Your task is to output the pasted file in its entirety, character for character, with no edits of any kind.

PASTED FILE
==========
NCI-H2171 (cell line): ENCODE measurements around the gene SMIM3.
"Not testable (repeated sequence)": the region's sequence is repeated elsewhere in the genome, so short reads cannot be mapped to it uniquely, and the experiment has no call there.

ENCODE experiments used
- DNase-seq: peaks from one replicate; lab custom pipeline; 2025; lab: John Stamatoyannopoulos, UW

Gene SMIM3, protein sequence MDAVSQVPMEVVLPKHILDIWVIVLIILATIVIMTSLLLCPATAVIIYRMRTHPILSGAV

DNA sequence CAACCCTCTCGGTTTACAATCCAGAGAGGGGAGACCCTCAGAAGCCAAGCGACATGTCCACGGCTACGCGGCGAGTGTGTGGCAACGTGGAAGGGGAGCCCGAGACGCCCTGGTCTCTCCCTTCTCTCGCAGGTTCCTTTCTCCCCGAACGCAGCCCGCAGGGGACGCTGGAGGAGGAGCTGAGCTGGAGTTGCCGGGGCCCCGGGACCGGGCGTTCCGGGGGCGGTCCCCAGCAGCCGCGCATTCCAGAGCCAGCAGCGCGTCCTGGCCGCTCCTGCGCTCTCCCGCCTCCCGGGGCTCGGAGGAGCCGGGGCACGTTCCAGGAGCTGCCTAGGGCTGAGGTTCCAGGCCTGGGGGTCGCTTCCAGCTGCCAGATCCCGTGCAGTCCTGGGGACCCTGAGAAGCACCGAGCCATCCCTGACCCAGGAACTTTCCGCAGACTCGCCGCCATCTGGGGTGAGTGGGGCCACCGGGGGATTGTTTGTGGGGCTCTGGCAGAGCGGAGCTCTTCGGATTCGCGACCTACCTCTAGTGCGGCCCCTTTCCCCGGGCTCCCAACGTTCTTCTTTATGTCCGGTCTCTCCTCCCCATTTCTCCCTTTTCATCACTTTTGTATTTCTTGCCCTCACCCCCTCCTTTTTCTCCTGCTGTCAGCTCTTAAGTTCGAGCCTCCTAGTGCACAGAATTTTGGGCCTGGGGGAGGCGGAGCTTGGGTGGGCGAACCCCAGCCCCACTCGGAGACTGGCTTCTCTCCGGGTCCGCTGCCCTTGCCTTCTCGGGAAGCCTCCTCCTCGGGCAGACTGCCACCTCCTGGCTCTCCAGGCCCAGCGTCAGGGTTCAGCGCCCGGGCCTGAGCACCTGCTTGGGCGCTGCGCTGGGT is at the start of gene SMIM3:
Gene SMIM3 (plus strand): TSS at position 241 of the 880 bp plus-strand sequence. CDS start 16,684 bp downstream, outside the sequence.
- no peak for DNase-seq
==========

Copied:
NCI-H2171 (cell line): ENCODE measurements around the gene SMIM3.
"Not testable (repeated sequence)": the region's sequence is repeated elsewhere in the genome, so short reads cannot be mapped to it uniquely, and the experiment has no call there.

ENCODE experiments used
- DNase-seq: peaks from one replicate; lab custom pipeline; 2025; lab: John Stamatoyannopoulos, UW

Gene SMIM3, protein sequence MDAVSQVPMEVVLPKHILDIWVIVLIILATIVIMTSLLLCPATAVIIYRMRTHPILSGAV

DNA sequence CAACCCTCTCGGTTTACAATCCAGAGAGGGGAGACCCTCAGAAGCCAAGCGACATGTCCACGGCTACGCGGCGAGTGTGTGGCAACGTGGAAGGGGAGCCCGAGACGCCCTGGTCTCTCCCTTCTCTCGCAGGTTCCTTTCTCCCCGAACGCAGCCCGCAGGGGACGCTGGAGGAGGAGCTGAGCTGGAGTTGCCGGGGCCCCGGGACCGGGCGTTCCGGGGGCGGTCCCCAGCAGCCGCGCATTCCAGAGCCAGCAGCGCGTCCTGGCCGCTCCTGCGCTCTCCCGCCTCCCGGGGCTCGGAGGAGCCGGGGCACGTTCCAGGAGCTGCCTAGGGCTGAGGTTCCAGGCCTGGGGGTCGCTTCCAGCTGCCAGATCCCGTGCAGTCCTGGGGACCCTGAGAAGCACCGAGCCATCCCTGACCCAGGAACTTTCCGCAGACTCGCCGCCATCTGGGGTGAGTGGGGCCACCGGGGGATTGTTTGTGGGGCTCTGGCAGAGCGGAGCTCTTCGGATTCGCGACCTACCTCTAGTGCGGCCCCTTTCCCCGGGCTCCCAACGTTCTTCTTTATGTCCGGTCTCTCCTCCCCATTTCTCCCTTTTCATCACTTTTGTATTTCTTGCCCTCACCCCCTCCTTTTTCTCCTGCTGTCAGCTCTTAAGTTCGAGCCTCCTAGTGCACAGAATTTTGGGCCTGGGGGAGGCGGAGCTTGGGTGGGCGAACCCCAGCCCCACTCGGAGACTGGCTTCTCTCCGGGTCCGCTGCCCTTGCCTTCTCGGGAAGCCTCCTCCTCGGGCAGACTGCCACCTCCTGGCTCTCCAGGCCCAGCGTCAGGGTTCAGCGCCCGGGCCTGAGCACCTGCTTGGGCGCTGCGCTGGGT is at the start of gene SMIM3:
Gene SMIM3 (plus strand): TSS at position 241 of the 880 bp plus-strand sequence. CDS start 16,684 bp downstream, outside the sequence.
- no peak for DNase-seq